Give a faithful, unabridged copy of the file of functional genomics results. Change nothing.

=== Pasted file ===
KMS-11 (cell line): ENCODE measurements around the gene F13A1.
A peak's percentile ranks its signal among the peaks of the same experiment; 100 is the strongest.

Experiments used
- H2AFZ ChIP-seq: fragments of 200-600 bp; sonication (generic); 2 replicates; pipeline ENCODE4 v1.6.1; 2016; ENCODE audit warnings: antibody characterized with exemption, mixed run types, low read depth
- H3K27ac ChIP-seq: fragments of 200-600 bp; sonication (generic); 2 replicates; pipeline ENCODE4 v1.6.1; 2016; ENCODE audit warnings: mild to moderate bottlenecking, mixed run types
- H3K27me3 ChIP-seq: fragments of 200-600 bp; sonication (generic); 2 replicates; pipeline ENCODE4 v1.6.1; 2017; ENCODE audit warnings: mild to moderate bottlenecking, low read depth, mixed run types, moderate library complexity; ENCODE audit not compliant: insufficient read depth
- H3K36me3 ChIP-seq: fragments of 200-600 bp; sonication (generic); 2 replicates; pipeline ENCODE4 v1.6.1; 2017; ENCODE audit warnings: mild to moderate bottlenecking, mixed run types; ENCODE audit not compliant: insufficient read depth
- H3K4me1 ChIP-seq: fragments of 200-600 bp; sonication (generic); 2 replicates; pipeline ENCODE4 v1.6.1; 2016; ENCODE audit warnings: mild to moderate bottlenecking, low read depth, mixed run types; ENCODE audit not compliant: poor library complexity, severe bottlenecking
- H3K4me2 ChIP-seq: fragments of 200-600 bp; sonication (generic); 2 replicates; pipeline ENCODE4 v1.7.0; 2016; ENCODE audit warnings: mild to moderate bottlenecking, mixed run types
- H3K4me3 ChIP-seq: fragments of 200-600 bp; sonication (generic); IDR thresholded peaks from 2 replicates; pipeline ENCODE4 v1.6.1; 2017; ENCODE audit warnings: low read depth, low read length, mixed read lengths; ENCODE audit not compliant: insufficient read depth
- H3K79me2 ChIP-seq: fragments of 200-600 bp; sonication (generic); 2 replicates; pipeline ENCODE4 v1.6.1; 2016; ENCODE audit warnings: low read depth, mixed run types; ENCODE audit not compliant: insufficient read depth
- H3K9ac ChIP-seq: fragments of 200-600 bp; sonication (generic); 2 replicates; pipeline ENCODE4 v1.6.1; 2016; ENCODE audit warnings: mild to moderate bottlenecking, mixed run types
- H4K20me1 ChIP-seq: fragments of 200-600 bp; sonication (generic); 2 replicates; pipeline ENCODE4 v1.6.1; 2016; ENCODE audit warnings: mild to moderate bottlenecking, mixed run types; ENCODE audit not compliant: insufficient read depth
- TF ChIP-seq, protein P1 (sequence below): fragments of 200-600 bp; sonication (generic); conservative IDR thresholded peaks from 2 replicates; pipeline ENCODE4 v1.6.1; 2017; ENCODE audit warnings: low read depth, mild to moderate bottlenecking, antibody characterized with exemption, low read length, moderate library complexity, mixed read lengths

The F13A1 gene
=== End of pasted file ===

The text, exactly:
KMS-11 (cell line): ENCODE measurements around the gene F13A1.
A peak's percentile ranks its signal among the peaks of the same experiment; 100 is the strongest.

Experiments used
- H2AFZ ChIP-seq: fragments of 200-600 bp; sonication (generic); 2 replicates; pipeline ENCODE4 v1.6.1; 2016; ENCODE audit warnings: antibody characterized with exemption, mixed run types, low read depth
- H3K27ac ChIP-seq: fragments of 200-600 bp; sonication (generic); 2 replicates; pipeline ENCODE4 v1.6.1; 2016; ENCODE audit warnings: mild to moderate bottlenecking, mixed run types
- H3K27me3 ChIP-seq: fragments of 200-600 bp; sonication (generic); 2 replicates; pipeline ENCODE4 v1.6.1; 2017; ENCODE audit warnings: mild to moderate bottlenecking, low read depth, mixed run types, moderate library complexity; ENCODE audit not compliant: insufficient read depth
- H3K36me3 ChIP-seq: fragments of 200-600 bp; sonication (generic); 2 replicates; pipeline ENCODE4 v1.6.1; 2017; ENCODE audit warnings: mild to moderate bottlenecking, mixed run types; ENCODE audit not compliant: insufficient read depth
- H3K4me1 ChIP-seq: fragments of 200-600 bp; sonication (generic); 2 replicates; pipeline ENCODE4 v1.6.1; 2016; ENCODE audit warnings: mild to moderate bottlenecking, low read depth, mixed run types; ENCODE audit not compliant: poor library complexity, severe bottlenecking
- H3K4me2 ChIP-seq: fragments of 200-600 bp; sonication (generic); 2 replicates; pipeline ENCODE4 v1.7.0; 2016; ENCODE audit warnings: mild to moderate bottlenecking, mixed run types
- H3K4me3 ChIP-seq: fragments of 200-600 bp; sonication (generic); IDR thresholded peaks from 2 replicates; pipeline ENCODE4 v1.6.1; 2017; ENCODE audit warnings: low read depth, low read length, mixed read lengths; ENCODE audit not compliant: insufficient read depth
- H3K79me2 ChIP-seq: fragments of 200-600 bp; sonication (generic); 2 replicates; pipeline ENCODE4 v1.6.1; 2016; ENCODE audit warnings: low read depth, mixed run types; ENCODE audit not compliant: insufficient read depth
- H3K9ac ChIP-seq: fragments of 200-600 bp; sonication (generic); 2 replicates; pipeline ENCODE4 v1.6.1; 2016; ENCODE audit warnings: mild to moderate bottlenecking, mixed run types
- H4K20me1 ChIP-seq: fragments of 200-600 bp; sonication (generic); 2 replicates; pipeline ENCODE4 v1.6.1; 2016; ENCODE audit warnings: mild to moderate bottlenecking, mixed run types; ENCODE audit not compliant: insufficient read depth
- TF ChIP-seq, protein P1 (sequence below): fragments of 200-600 bp; sonication (generic); conservative IDR thresholded peaks from 2 replicates; pipeline ENCODE4 v1.6.1; 2017; ENCODE audit warnings: low read depth, mild to moderate bottlenecking, antibody characterized with exemption, low read length, moderate library complexity, mixed read lengths

The F13A1 gene